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Finding aid of the Frank Nakata Collection
MSS 322  
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Collection Details
 
Table of contents What's This?
  • Descriptive Summary
  • Access
  • Publication Rights
  • Preferred Citation
  • Biography / Administrative History
  • Scope and Content of Collection
  • Indexing Terms

  • Descriptive Summary

    Title: Frank Nakata collection
    Dates: 1940 -1947
    Collection number: MSS 322
    Collector: Nakata, Frank
    Creator: Oye, Wataru
    Collection Size: .25 linear feet
    Repository: University of the Pacific. Library. Holt-Atherton Dept. of Special Collections
    Stockton, California 95211
    Abstract: Many of the almost 50 letters are in Japanese and many, but not all, of those have been translated. There are letters from other Relocation Camps in Topaz, Utah; Granada, Colorado (Amache); and Newell, California (Tule Lake). Other locations include: Fort Riley, Kansas and Brigham City, Utah.
    Physical location: For current information on the location of these materials, please consult the library's online catalog.
    Languages: Languages represented in the collection: English

    Access

    Collection open for research.

    Publication Rights

    Permission for publication is given on behalf of Special Collections as the owner of the physical items and is not intended to include or imply permission of the copyright holder, which must also be obtained by the researcher.

    Preferred Citation

    Frank Nakata collection. MSS 322. Holt-Atherton Department of Special Collections, University of the Pacific Library.

    Biography / Administrative History

    Frank M. Nakata appears to have lived in Windsor, California (near Santa Rosa) in 1940 and was briefly in the Pomona Assembly Center before being moved to Heart Mountain Relocation Center near Ralston, Wyoming. He likely returned to San Francisco in 1945. Many of the letters in this collection come from his nephew Wataru Oye (1912-2001). According to his biography (http://www.wataruoye.com/Bio.html), Oye was in San Francisco when World War II started. He was drafted, and trained at Camp Phillips, Kansas. Oye later fought with the 442nd Regimental Combat Team in Europe. He was discharged in late 1945 and studied art at Bethany College in Lindsborg, Kansas. All of Oye's letters in this collection come from his times in Kansas. Other identifiable letter writers include: Sadako Arima, Mitsuko Kawashima, Eiko Arima, Eili Uchida, George and Kishiko Hoshide, and Yoshiko Kanashiro. Frequently, letter writers to Nakata would ask about a Mr. Sakaguchi.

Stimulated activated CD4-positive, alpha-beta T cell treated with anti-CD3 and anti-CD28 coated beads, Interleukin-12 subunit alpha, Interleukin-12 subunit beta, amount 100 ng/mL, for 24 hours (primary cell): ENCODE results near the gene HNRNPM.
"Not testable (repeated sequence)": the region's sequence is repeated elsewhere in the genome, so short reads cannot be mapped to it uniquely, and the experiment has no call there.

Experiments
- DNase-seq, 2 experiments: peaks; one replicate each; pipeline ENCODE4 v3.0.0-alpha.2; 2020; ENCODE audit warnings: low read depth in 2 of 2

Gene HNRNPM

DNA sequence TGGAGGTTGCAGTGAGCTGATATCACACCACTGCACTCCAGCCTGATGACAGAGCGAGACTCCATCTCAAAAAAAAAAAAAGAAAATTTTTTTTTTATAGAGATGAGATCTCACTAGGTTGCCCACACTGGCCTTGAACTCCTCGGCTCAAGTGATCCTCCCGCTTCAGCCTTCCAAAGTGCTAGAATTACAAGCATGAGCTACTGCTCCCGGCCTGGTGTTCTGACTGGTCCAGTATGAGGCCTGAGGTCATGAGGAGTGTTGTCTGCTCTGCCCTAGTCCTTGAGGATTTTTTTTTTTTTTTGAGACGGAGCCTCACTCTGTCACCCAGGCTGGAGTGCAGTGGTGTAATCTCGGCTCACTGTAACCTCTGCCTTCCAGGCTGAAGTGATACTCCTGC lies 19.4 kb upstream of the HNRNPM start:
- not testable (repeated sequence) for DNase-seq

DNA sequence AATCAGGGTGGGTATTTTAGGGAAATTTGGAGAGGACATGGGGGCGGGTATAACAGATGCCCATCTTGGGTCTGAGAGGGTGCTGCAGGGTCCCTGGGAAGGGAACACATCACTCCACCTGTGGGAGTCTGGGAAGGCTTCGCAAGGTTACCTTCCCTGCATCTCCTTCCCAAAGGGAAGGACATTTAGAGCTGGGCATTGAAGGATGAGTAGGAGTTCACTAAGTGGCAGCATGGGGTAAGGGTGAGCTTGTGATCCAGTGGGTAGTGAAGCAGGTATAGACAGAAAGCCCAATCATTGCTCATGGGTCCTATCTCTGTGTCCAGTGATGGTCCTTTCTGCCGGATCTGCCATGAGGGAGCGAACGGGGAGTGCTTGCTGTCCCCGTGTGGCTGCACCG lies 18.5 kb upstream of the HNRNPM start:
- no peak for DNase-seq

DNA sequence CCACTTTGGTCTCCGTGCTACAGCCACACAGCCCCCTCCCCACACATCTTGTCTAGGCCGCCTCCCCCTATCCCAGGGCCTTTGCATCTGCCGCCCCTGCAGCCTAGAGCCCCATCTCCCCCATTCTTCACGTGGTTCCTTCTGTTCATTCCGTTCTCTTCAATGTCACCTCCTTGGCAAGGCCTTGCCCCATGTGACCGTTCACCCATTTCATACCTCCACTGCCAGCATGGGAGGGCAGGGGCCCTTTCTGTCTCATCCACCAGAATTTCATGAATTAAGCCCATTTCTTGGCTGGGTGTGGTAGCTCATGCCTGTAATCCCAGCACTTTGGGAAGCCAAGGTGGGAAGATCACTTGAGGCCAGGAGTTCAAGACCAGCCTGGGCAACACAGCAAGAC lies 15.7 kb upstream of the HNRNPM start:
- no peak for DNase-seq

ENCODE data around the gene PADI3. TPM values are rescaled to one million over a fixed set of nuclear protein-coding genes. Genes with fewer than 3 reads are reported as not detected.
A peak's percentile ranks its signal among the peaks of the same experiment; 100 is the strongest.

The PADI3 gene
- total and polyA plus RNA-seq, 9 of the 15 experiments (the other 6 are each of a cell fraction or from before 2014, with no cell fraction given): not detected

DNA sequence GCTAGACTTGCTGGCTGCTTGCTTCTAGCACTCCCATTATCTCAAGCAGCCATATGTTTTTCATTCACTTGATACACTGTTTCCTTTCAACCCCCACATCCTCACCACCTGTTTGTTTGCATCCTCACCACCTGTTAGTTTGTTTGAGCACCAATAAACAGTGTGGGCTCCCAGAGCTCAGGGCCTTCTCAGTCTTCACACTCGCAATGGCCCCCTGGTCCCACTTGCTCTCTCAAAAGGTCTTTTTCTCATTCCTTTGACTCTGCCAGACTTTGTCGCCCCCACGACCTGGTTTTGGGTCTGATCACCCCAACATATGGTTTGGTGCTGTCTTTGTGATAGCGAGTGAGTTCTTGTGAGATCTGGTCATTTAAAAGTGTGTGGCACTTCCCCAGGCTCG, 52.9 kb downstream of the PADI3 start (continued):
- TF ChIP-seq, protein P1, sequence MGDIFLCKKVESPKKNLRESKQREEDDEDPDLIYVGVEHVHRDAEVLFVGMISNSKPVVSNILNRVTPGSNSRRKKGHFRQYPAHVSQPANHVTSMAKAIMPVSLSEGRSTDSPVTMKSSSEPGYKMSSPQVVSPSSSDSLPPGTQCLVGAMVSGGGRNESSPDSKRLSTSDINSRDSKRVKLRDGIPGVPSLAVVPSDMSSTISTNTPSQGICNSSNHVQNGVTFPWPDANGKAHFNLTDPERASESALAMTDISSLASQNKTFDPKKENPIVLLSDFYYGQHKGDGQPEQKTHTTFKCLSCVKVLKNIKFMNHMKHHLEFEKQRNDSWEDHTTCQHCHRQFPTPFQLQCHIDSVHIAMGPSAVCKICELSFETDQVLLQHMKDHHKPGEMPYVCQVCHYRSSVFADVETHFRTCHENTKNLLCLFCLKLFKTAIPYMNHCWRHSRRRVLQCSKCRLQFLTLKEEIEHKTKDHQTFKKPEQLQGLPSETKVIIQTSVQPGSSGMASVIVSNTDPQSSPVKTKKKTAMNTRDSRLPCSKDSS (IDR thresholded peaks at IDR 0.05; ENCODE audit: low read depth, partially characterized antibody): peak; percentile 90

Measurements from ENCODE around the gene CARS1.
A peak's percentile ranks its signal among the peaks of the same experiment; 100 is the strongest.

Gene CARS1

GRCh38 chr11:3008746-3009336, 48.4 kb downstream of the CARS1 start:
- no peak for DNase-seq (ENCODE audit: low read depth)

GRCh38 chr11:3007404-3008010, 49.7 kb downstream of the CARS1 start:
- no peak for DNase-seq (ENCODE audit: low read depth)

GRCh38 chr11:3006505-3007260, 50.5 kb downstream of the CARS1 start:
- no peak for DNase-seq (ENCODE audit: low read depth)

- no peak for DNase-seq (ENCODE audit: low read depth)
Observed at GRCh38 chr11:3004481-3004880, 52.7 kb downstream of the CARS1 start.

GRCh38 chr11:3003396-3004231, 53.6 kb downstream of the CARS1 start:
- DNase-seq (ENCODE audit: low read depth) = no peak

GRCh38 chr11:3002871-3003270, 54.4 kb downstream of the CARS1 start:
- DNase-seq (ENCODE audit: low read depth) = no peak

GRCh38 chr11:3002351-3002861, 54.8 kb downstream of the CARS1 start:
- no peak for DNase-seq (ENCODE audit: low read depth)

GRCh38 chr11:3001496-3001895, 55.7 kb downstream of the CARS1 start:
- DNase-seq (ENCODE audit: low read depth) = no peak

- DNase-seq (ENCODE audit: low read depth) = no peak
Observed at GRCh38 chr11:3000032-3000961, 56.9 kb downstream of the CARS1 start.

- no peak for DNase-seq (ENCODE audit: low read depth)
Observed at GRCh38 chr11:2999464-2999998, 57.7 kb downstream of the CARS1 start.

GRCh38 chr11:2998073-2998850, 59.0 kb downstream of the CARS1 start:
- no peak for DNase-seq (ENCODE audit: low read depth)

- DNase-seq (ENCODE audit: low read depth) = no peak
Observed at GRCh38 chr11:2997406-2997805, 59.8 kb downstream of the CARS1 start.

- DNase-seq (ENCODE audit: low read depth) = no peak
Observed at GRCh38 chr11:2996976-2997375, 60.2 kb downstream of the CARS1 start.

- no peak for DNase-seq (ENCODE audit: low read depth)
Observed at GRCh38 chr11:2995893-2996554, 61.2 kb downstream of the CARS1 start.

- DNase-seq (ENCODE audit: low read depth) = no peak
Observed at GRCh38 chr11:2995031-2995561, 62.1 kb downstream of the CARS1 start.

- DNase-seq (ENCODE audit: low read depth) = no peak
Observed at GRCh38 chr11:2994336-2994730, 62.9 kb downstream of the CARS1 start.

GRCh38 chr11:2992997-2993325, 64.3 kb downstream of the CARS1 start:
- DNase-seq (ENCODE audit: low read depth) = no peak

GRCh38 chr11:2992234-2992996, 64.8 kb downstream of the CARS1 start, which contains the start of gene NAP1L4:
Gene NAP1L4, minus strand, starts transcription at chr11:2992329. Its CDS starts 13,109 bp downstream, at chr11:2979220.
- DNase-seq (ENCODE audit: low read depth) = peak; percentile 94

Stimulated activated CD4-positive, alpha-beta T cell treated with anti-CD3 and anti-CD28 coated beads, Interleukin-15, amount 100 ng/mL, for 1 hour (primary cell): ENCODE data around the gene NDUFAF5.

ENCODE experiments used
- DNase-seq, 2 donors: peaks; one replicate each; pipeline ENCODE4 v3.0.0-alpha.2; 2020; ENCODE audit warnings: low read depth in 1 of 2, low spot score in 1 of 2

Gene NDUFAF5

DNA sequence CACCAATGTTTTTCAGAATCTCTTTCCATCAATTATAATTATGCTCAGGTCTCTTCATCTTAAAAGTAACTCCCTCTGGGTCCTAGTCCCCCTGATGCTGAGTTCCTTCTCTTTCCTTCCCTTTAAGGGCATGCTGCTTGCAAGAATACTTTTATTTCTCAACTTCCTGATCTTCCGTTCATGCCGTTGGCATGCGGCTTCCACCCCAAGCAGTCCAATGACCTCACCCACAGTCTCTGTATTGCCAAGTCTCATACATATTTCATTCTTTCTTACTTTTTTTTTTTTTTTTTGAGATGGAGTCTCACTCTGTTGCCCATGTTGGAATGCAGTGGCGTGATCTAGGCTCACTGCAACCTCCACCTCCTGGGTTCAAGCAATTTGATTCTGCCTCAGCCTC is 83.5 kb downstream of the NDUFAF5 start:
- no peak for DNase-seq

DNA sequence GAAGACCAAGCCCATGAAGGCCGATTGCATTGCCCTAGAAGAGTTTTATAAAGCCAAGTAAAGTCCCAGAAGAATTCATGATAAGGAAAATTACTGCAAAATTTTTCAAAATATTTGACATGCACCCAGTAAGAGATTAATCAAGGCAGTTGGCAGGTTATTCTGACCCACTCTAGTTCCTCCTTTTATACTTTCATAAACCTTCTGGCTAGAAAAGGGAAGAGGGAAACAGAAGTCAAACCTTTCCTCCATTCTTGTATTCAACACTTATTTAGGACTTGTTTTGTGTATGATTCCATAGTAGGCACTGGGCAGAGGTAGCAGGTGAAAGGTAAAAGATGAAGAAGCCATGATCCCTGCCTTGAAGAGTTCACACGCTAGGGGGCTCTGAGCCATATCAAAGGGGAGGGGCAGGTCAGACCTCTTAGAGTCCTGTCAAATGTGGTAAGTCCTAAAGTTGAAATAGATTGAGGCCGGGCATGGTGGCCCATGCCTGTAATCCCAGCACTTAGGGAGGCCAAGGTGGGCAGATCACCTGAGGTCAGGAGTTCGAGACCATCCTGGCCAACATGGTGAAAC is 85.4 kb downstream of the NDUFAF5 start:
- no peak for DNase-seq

Scope and Content of Collection

    Many of the almost 50 letters are in Japanese and many, but not all, of those have been translated. There are letters from other Relocation Camps in Topaz, Utah; Granada, Colorado (Amache); and Newell, California (Tule Lake). Other locations include: Fort Riley, Kansas and Brigham City, Utah. There is also a Japanese Tulean Dispatch from June 22, 1943 that has been translated as well as information from the Tule Lake Union Church.
    Generally, the letters describe camp life at the Relocation Centers. Weather and lack of things to do are the most common topics. The writers occasionally wonder about individuals that they have not seen since before relocation. Wataru Oye's letters illustrate the life of a Japanese-American soldier stationed in Kansas during World War II.

    Indexing Terms

    The following terms have been used to index the description of this collection in the library's online public access catalog.
    Tule Lake Relocation Center (Calif.)
    Japanese Americans -- Evacuation and relocation. 1942-1945